Food safety 101: Recommended shelf-life of food in your kitchen

Determining the safety of food however isn’t always all that easy - here's what you can store in your pantry, fridge and freezer

Racha Adib

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You open your fridge door, reach for your favorite cheese only to spot a blue mold – sound familiar? Food spoils because it contains tiny micro-organisms, and as food sits beyond its shelf-life, these micro-organisms proliferate and cause food to go bad. Sometimes when food spoils, it can be harmful and lead to food poisoning if consumed.

Determining the safety of food however isn’t always all that easy. Sometimes unsafe food isn’t characterized by the appearance of discoloration, off-odors, and slime. The best way to ensure your food is safe to eat is by knowing how to store it properly and for how long.

Pantry storage

Some foods, such as dry goods and cans, can simply be stored in your pantry. Make sure, however, to store these in your coolest kitchen cabinets to avoid moisture which can spoil food. Although the food stored in your pantry storage could last a long time before spoiling, keep in mind that the longer the storage, the more the flavors and nutrients will gradually be lost. That’s why it’s important to date your purchases and follow the First In, First Out (FIFO) rule, which basically means you’re using the oldest items first. If you’re moving food from their original container, it’s best to store them in food grade or glass containers. As for canned foods, they must be preserved in their original containers and must be thrown out if they have any swollen ends or dents. Below are the shelf lives of the most common foods stored in your pantry:

• Nuts – 9 months

• Sugar – 2 years

• Rice – 2 years

• Beans – indefinite

• Cans – check expiry dates

• Dried fruits – 6 months

• Spices – 6 months, replace if aroma fades

• Flour – 1 year

• Tea, instant – 2 years

Refrigerator Storage

Keep refrigerator temperature between 1 to 4 degrees Celsius to slow down the growth of microorganisms. If your fridge doesn’t contain a built in thermometer, you can track the temperature by placing it in the warmest areas of the refrigerator, usually the door shelf. If it rises above that temperature range, you can guess that food will spoil very fast. When preserving food in the fridge, wrap it in plastic wraps to keep it from drying out and to avoid the transferal of odors from one food item to another. Raw and uncooked meats should be stored in the lowest shelf of the refrigerator. Below are the shelf lives of common food stored in the refrigerator.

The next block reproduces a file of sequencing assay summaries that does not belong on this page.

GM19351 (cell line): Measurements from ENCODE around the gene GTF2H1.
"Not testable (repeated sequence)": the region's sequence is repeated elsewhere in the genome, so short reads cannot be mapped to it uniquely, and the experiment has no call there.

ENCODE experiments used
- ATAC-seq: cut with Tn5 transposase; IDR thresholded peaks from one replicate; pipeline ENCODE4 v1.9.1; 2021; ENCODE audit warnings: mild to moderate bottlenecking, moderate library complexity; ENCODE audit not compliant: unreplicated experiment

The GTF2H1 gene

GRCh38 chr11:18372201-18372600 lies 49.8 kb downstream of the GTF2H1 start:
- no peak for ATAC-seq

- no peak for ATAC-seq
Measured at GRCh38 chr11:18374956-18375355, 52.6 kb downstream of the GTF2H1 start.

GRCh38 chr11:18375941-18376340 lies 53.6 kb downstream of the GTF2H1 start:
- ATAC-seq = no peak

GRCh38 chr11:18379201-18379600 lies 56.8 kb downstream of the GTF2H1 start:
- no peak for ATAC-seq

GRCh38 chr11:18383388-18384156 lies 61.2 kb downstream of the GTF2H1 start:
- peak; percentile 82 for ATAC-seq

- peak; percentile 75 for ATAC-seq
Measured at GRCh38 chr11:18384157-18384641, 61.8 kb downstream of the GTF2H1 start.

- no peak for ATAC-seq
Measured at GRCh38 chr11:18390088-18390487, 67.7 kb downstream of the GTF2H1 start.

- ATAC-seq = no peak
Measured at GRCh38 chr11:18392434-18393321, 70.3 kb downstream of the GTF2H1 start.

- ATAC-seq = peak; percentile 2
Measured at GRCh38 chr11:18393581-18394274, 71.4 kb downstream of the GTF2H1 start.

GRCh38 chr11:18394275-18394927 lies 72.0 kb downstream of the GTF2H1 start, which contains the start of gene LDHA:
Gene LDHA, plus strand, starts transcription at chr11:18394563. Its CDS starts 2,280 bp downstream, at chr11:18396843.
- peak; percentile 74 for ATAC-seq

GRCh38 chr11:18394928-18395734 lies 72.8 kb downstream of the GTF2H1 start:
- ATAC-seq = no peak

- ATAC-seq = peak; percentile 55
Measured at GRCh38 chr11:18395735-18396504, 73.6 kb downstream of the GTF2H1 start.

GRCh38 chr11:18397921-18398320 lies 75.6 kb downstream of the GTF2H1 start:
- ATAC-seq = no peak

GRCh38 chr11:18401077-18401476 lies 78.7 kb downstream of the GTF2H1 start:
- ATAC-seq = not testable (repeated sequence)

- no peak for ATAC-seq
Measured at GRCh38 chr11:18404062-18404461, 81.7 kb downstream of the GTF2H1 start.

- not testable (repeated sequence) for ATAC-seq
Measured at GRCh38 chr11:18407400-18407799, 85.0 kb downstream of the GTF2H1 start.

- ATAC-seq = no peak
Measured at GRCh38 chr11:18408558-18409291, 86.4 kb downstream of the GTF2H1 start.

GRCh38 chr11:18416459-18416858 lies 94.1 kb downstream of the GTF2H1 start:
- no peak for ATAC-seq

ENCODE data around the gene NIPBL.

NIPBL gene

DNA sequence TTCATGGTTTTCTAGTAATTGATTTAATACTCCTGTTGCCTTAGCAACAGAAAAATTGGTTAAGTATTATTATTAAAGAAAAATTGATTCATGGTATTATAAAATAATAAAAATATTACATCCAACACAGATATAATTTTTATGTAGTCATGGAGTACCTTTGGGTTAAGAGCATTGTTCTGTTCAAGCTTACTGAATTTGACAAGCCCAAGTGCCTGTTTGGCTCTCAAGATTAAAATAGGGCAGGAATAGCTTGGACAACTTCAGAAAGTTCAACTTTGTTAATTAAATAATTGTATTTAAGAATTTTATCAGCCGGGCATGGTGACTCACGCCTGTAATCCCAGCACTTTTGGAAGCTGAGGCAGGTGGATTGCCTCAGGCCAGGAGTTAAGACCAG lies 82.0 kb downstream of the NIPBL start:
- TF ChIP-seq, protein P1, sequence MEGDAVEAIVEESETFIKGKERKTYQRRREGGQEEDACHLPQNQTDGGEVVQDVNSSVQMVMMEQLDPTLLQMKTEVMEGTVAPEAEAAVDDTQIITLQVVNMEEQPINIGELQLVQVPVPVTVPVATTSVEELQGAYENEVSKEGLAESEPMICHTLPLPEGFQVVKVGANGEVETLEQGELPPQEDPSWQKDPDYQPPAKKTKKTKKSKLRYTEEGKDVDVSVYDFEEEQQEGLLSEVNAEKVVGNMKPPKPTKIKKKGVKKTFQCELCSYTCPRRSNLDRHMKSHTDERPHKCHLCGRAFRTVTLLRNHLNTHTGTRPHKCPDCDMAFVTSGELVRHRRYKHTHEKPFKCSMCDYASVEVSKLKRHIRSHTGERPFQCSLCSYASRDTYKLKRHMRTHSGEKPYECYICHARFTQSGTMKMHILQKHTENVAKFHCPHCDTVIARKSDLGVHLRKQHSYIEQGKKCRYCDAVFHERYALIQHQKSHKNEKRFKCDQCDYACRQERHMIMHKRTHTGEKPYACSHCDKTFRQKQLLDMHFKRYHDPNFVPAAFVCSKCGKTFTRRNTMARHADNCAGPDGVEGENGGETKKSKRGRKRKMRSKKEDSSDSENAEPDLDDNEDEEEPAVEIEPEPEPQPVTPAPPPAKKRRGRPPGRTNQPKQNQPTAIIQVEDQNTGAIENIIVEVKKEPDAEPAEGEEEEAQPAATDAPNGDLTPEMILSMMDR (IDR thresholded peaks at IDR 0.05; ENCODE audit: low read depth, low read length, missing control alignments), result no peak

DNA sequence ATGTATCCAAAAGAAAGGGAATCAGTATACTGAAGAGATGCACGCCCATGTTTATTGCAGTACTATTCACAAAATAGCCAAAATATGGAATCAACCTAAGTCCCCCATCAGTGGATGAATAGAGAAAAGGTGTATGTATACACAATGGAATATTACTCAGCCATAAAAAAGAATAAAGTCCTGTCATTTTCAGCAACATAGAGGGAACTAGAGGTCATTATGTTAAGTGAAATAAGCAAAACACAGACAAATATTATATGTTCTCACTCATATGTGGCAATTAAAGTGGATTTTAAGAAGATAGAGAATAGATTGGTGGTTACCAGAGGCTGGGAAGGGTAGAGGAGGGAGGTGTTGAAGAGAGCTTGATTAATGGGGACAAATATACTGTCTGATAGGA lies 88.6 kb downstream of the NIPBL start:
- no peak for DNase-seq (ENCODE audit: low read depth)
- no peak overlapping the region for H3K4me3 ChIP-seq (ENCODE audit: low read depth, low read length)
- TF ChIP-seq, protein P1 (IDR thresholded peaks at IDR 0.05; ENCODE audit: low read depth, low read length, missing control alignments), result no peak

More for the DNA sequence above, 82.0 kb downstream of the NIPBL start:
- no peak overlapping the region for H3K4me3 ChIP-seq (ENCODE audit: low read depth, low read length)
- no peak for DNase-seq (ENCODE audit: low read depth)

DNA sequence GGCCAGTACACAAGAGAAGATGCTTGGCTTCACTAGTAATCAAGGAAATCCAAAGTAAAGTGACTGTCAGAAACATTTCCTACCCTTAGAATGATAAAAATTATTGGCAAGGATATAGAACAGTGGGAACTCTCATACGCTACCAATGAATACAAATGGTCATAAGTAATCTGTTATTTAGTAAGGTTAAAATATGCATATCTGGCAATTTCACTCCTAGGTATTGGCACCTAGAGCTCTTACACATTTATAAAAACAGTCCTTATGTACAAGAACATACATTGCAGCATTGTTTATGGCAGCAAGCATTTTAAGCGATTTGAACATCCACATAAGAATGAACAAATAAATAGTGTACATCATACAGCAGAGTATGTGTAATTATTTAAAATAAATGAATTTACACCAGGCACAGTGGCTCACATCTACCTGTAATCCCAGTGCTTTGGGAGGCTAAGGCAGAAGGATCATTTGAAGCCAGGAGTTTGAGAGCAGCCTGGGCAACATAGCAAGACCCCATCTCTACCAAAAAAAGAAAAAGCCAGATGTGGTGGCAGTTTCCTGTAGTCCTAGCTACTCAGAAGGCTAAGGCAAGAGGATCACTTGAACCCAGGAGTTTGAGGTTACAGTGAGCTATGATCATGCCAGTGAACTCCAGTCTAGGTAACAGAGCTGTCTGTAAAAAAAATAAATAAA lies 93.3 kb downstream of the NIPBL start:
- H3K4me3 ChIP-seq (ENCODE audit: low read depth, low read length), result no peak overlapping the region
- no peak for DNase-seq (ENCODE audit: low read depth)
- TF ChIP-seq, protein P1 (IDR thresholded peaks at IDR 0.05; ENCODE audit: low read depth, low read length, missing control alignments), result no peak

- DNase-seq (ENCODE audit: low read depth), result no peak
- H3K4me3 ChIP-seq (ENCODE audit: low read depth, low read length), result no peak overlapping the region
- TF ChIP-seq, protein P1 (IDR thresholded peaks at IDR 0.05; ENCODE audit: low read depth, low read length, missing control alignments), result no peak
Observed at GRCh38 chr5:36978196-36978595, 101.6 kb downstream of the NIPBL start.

• Beef, lamb, veal raw – 3 to 5 days

• Ground meat raw – 1 to 2 days

• Stew meat raw – 1 to 2 days

• Turkey and other cold cuts – 5 days

• Fish filet – 1 day

• Eggs – 1 month, keep small end of egg down

• Cheese, labneh, yogurt – check expiry dates

• Apples - 1 month, do not wash before storing - moisture encourages spoilage

• Citrus fruit - 2 weeks

• Apricots, avocados, bananas, grapes, plums, melons, peaches, pears - 5 days

• Berries, cherries - 3 days

• Beets, carrots, radishes – 2 weeks, remove leafy tops before refrigerating

• Cabbage, cauliflower, cucumber, eggplant, green beans, peppers, tomatoes – 1 week

• Lettuce, spinach, and all leafy greens – 5 days, rinse, drain then refrigerate

Freezer Storage

It’s important to keep freezer at a temperature between -15 and -18 degrees Celsius. You can monitor temperatures with a thermometer. Don’t forget the importance of defrosting your freezers regularly to keep the air flow regular.

What about refreezing food? The rule of thumb is to not refreeze foods that have been fully thawed unless they have been thoroughly cooked. You can safely refreeze partially thawed food as long as it still has ice crystals on it and has been held no longer than 1 or 2 days in the refrigerator. Keep in mind that in the freezer, food remains safe because microbial growth is stopped, but flavors can fade with time. Read below for the most commonly stored items in the freezer.

• Bread – 3 months

• Ice-cream - 1 month

• Cooked dishes - 3 months

• Fatty Fish such as salmon, raw – 3 months

• Lean fish such as cod, raw – 6 months

• Cooked meat – 3 months

• Ground or stew meat, raw – 3 months

• Beef, roasts, steaks, whole beef cuts, raw – 1 year

• Cooked chicken – 1 month

• Chicken, whole chicken, raw – 1 year

• Chicken, chicken parts, raw – 6 months